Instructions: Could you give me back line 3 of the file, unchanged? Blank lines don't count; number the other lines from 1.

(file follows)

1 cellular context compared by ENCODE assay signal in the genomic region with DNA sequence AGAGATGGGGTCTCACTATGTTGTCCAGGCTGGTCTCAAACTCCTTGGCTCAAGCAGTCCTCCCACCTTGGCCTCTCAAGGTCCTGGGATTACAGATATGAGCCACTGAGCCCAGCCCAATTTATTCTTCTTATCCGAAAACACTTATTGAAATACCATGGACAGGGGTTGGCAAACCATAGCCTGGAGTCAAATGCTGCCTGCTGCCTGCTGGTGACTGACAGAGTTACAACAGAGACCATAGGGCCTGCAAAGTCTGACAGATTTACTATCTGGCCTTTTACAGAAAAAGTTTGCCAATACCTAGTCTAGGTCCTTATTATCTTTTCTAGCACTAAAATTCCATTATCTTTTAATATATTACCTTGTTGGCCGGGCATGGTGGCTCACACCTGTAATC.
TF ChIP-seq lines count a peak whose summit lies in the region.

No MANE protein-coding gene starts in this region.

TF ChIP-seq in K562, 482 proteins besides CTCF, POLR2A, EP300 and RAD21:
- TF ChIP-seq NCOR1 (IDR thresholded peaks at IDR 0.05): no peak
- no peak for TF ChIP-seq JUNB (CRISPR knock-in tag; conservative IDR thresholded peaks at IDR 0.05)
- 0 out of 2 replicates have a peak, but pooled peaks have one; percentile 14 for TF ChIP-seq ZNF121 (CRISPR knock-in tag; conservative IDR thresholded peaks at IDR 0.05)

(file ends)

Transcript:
No MANE protein-coding gene starts in this region.